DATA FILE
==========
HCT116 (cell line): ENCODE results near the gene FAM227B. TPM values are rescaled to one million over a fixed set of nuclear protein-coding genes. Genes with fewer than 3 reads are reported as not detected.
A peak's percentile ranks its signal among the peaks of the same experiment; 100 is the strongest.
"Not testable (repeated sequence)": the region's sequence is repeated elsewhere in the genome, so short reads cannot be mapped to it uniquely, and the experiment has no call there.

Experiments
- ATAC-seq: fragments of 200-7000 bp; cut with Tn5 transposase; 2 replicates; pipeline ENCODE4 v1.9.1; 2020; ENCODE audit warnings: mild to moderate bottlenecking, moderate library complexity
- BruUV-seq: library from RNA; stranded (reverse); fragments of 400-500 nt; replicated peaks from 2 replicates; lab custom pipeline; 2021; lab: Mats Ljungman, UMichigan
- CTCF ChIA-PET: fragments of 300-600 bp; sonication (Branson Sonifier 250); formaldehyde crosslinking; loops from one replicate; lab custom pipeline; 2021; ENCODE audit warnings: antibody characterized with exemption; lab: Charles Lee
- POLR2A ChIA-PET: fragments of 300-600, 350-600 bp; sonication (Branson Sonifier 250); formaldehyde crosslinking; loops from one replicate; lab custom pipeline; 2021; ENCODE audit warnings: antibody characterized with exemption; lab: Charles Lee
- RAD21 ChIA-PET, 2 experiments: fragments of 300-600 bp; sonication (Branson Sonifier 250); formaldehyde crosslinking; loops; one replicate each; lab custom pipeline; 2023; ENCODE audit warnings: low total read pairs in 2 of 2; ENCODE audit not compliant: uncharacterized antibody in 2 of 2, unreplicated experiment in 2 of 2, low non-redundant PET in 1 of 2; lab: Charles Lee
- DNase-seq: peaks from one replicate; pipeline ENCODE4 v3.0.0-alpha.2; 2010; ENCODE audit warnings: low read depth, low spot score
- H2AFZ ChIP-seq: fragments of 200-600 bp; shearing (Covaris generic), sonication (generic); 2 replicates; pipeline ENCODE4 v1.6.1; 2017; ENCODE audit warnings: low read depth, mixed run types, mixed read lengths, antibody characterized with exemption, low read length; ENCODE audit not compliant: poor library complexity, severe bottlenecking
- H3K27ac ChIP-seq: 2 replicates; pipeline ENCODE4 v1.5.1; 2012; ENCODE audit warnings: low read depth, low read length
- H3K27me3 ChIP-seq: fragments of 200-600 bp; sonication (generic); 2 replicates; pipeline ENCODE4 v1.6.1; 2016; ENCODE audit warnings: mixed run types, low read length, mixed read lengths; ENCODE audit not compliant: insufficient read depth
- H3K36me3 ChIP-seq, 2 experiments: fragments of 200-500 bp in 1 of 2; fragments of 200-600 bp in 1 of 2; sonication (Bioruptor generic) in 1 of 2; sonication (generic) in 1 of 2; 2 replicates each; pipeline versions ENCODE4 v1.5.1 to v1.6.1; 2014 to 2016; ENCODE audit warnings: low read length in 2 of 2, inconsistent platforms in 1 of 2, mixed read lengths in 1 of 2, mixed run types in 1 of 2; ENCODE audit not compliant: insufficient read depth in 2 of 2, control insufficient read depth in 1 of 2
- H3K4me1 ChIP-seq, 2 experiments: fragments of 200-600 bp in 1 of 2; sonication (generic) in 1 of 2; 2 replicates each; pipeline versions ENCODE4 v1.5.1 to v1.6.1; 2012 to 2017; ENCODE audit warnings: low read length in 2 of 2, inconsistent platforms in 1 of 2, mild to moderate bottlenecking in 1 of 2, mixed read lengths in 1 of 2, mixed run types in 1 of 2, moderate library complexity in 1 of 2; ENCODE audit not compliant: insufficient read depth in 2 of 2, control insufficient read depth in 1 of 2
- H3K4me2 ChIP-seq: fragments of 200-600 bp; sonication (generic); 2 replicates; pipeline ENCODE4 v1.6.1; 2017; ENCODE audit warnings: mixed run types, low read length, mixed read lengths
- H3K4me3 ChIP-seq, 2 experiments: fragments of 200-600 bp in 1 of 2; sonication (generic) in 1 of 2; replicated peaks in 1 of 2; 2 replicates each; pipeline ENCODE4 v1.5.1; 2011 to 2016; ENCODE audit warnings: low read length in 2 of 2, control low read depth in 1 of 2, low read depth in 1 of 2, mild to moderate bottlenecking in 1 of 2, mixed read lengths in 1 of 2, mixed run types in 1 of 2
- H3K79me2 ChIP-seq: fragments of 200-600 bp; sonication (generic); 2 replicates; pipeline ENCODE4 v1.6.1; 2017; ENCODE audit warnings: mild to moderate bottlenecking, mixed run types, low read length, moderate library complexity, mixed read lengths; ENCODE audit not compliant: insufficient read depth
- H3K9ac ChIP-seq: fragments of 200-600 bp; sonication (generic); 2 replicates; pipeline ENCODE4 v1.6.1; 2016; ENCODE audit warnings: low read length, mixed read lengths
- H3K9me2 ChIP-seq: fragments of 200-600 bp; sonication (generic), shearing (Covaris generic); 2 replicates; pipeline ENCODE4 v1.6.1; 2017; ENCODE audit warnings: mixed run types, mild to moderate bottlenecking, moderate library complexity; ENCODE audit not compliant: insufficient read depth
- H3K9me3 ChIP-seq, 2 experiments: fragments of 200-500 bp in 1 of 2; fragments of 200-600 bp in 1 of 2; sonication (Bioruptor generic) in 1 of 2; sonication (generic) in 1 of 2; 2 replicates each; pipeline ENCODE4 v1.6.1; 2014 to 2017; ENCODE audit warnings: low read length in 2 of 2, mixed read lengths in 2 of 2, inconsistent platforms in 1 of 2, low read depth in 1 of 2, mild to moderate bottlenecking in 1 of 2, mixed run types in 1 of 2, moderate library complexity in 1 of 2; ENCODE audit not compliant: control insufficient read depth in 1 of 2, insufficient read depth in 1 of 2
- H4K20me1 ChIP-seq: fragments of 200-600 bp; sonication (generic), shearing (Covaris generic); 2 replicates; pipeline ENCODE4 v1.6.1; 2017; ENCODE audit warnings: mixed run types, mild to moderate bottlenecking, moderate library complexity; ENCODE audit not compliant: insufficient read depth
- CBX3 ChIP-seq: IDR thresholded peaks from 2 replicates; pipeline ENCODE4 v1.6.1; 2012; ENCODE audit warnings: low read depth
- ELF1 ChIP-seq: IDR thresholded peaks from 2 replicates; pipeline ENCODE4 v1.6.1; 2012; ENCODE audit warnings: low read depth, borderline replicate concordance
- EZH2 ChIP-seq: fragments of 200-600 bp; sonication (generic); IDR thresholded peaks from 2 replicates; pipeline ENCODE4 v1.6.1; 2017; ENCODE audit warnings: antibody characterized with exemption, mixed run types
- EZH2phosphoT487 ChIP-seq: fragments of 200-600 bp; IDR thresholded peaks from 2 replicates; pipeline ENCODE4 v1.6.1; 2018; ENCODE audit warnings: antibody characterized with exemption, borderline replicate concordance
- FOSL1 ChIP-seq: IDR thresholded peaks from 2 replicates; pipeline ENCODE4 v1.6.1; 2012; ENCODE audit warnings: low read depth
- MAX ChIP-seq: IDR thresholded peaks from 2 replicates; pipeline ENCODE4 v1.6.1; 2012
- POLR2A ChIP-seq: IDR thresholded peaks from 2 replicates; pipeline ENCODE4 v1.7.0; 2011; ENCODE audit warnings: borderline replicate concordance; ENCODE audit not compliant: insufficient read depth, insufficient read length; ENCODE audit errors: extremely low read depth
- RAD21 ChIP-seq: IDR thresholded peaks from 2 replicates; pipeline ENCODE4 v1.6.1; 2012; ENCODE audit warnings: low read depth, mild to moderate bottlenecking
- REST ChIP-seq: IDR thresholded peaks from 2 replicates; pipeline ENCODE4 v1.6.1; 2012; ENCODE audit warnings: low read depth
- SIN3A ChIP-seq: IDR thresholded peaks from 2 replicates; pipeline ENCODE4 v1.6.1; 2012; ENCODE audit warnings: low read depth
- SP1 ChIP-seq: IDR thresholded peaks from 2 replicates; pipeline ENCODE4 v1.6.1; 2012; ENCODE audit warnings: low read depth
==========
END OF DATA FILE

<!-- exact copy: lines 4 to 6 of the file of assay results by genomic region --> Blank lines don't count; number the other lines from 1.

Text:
Experiments
- ATAC-seq: fragments of 200-7000 bp; cut with Tn5 transposase; 2 replicates; pipeline ENCODE4 v1.9.1; 2020; ENCODE audit warnings: mild to moderate bottlenecking, moderate library complexity
- BruUV-seq: library from RNA; stranded (reverse); fragments of 400-500 nt; replicated peaks from 2 replicates; lab custom pipeline; 2021; lab: Mats Ljungman, UMichigan